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Joaquín Leguina

Joaquín Leguina
(Leguina) Felipe González recibe al presidente de la Comunidad de Madrid (cropped).jpeg
President of the Community of Madrid
In office
13 June 1983 – 30 June 1995
MonarchJuan Carlos I
DeputyCésar Cimadevilla
Preceded byNone
Succeeded byAlberto Ruiz-Gallardón
Secretary-General of the Socialist Party of Madrid
In office
14 December 1979 – 2 February 1991
Preceded byAlonso Puerta
Succeeded byTeófilo Serrano
Member of the Congress of Deputies
In office
3 March 1996 – 1 April 2008
ConstituencyMadrid
In office
28 October 1982 – 8 May 1983
ConstituencyMadrid
Member of the Assembly of Madrid
In office
8 May 1983 – 1 July 1995
Member of Madrid Municipal Coucil
In office
15 May 1979 – 8 May 1983
Personal details
Born
Joaquín Leguina Herrán

(1941-05-05) 5 May 1941 (age 78)
Villaescusa, Spain
Political partySpanish Socialist Workers' Party
Alma materUniversity of the Basque Country

Joaquín Leguina Herrán (born 5 May 1941)[1] is a Spanish politician and writer. A member of the Spanish Socialist Workers' Party (PSOE) he became the first President of the Community of Madrid, serving from 1983 and 1995. He also was Secretary-General of the Socialist Party of Madrid from 1979 to 1991.

Biography

After leaving the presidency of the Madrid region, he became a member of the PSOE National Executive Board presided by Joaquín Almunia.[2] He also returned to the Congress of Deputies, becoming a member of the 6th, 7th and 8th terms of the Lower House in representation of Madrid. During the 8th term he chaired the Defence Committee of the Congress of Deputies.[3]

Positions

A staunch critic of the Catalan pro-independence movement, he became a member of the Libres e Iguales platform in 2014, signing their manifesto.[4][5][6] Later the same year he likened Artur Mas to the Pied Piper of Hamelin.[7]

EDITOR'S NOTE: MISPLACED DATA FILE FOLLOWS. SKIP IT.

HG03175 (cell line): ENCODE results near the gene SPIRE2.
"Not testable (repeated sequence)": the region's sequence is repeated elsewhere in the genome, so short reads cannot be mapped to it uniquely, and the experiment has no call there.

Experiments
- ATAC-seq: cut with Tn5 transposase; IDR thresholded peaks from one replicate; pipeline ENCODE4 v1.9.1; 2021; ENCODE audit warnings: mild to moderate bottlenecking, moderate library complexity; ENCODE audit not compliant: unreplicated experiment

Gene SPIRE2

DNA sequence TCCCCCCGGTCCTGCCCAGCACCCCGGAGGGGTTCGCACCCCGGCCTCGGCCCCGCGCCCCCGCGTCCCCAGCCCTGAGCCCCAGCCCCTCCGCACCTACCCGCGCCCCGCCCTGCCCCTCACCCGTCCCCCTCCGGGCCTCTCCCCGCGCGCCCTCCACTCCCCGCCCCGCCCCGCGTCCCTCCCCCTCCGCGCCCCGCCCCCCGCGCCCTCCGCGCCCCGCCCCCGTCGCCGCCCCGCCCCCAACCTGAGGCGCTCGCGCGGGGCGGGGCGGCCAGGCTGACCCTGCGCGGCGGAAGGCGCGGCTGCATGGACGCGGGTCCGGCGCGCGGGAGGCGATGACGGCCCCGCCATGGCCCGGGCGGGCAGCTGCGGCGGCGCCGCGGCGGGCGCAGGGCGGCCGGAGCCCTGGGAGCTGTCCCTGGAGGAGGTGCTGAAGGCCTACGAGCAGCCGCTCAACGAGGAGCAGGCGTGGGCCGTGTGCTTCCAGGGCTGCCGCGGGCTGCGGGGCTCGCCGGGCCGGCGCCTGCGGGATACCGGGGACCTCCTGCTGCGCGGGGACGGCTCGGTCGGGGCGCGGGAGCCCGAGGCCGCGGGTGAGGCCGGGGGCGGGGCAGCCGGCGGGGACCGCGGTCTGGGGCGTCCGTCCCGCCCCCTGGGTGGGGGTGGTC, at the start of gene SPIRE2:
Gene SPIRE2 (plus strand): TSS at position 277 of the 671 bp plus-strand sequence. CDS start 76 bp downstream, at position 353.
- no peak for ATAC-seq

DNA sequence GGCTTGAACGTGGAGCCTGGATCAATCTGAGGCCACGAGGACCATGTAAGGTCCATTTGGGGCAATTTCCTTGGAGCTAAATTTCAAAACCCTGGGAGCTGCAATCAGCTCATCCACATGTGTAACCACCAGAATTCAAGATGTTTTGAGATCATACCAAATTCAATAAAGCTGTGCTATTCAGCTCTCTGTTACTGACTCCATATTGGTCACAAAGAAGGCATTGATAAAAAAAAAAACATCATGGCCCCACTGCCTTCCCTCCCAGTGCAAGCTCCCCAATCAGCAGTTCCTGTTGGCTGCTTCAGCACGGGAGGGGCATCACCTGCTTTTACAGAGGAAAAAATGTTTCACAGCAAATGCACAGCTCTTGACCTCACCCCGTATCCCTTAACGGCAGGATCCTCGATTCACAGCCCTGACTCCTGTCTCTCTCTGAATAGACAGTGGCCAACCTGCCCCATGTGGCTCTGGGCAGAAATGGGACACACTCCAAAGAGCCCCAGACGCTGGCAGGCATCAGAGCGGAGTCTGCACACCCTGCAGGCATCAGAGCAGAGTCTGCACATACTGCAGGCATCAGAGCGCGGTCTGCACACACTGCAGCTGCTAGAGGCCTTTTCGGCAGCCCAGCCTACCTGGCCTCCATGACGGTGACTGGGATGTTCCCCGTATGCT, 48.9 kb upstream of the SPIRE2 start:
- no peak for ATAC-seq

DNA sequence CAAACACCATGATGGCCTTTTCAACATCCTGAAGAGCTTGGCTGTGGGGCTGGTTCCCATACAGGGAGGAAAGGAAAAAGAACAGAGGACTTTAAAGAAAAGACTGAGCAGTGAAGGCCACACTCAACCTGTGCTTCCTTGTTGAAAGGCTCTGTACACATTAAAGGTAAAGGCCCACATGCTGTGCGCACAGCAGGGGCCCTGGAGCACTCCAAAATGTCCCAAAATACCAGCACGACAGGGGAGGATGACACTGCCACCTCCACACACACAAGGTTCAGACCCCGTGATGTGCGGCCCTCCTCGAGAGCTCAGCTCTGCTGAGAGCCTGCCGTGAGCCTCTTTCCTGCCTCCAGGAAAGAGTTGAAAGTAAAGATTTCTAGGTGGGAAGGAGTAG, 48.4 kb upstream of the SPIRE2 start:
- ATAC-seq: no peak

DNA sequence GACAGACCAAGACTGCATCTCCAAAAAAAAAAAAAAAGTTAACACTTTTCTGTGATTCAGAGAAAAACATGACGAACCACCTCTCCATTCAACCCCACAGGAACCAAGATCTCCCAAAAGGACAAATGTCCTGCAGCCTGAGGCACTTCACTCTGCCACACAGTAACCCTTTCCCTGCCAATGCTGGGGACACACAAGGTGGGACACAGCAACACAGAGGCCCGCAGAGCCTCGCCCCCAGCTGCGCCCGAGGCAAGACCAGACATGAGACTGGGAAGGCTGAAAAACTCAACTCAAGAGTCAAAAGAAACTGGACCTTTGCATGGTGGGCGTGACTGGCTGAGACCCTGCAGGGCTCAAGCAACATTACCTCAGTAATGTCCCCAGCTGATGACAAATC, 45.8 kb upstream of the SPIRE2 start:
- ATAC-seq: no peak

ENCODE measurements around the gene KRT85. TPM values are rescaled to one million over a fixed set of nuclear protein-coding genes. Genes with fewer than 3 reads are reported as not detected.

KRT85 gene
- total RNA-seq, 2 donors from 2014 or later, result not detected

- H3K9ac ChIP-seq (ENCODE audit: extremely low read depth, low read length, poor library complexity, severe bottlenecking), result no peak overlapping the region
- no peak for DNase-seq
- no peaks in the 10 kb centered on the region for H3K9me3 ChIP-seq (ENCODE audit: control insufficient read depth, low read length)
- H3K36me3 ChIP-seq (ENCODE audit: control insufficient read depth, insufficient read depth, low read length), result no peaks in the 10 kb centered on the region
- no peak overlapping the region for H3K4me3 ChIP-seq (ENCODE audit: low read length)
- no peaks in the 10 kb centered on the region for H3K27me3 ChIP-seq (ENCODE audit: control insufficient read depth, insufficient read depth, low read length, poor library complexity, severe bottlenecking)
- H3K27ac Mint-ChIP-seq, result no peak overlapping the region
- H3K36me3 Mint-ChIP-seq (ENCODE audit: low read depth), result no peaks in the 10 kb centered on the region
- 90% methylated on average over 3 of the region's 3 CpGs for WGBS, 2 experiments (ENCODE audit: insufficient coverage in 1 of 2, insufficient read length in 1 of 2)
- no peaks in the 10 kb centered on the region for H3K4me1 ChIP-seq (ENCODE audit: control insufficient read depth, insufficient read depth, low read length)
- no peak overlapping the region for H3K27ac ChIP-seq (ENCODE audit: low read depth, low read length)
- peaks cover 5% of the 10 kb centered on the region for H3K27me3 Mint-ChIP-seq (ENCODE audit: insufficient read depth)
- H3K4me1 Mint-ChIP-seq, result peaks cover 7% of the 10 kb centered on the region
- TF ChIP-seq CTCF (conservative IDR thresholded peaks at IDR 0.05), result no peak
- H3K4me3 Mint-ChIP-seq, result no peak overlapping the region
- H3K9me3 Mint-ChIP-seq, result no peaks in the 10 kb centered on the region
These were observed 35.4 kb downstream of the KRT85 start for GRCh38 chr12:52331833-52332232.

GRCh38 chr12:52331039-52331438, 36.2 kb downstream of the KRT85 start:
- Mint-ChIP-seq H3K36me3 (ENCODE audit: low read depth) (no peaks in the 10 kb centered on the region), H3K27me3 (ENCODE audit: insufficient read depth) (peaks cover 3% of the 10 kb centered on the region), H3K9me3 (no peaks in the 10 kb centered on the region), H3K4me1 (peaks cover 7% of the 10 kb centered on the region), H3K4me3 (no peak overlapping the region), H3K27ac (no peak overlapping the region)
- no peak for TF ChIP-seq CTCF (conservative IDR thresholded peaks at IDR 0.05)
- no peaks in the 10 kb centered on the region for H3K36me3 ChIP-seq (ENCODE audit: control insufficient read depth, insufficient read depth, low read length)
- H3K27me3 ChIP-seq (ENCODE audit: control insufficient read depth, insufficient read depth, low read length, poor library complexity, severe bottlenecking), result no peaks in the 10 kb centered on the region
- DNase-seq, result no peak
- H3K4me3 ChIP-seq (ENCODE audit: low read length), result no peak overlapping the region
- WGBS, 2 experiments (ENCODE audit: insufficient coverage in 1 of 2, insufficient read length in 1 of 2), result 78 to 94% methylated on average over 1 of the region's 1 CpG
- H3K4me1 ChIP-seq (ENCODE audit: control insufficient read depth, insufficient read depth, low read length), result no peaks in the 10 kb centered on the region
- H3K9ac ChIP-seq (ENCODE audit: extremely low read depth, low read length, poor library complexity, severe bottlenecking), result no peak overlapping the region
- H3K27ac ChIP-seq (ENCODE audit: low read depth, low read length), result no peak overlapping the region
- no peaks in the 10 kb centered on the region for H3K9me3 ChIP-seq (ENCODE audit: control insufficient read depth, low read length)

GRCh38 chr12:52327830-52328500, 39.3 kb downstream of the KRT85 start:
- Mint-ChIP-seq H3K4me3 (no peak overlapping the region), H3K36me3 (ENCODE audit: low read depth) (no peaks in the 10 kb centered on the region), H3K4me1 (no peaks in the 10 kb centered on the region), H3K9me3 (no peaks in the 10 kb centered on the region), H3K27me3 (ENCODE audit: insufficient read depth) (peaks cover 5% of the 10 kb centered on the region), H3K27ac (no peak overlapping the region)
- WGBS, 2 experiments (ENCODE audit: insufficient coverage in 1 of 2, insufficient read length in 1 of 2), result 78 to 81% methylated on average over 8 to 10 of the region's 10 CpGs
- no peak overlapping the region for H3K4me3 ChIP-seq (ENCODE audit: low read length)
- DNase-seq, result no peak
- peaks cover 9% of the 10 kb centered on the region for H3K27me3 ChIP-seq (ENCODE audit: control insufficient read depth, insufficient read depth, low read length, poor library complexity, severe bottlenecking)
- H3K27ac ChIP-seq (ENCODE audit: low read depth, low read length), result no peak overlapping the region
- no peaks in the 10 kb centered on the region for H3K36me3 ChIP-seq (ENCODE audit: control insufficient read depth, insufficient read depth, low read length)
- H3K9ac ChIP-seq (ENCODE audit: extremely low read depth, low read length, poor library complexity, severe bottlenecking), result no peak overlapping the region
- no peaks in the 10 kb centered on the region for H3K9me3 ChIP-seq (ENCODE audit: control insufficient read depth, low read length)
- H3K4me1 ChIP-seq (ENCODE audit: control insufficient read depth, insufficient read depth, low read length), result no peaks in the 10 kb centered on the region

Works

  • Los ríos desbordados, un ensayo político. Plaza & Janes, 1994.[8]
  • La luz crepuscular. Alfaguara, 2009.[9]
  • Os salvaré la vida (together with Rubén Buren). Espasa, 2017.[10][n. 1]

Notes

  1. ^ Awarded with the Premio de Novela Histórica Alfonso X El Sabio in 2017. The authors were accused by Gabriel Bobé of having plagiarised Arturo Barea's La forja de un rebelde.[11]

References

  1. ^ "Ilmo. Sr. D. Joaquín Leguina Herrán". Assembly of Madrid.
  2. ^ Hernández, E.K. "Partidos políticos, procesos electorales y sistema de partidos". In Lourdes López Nieto (ed.). La Comunidad de Madrid: balance de quince años de experiencia autonómica. Tres Cantos: Ediciones Akal. p. 152. ISBN 84-7090-345-4.
  3. ^ "VIII Legislatura (2004-2008). Leguina Herrán, Joaquín". Congress of Deputies.
  4. ^ "Firmantes del manifiesto Libres e Iguales". Libertad Digital. 15 July 2014.
  5. ^ "La plataforma Libres e Iguales llama a la 'responsabilidad civil' de los catalanes". El Mundo. 15 September 2015.
  6. ^ "'Libres e Iguales', un movimiento cívico contra la independencia de Cataluña". Antena 3. 15 July 2014.
  7. ^ Canal, Jordi (2018). "Entre el autonomismo y la independencia: nacionalismo, nación y procesos de nacionalización en Cataluña (1980-2015)". In Isidro Sepúlveda Muñoz (ed.). Nación y nacionalismos en la España de las autonomías. Madrid: Agencia Estatal Boletín Oficial del Estado. p. 102. ISBN 978-84-340-2494-6.
  8. ^ Llamazares, Julio (28 September 2019). "Pactos postelectorales: la sociedad sin culpa". El País.
  9. ^ "De un tiempo, de un país". Revista de Libros (165). September 2010.
  10. ^ Pato García, Jorge (15 October 2017). "Joaquín Leguina y Rubén Buren: Os salvaré la vida". El Imparcial.
  11. ^ Lema, David (6 January 2018). "Acusan de plagio a Joaquín Leguina, ex presidente de la Comunidad de Madrid, y al polifacético Rubén Buren". El Mundo.
Political offices
Preceded by
Office created
President of the Community of Madrid
1983–1995
Succeeded by
Alberto Ruiz-Gallardón
Preceded by
Rogelio Baón [es]
Chair of the Defence Committee of the Congress of Deputies
2004–2008
Succeeded by
Ciprià Ciscar
Party political offices
Preceded by
Alonso Puerta
Secretary-General of the Madrilenian Socialist Federation
1979–1991
Succeeded by
Teófilo Serrano



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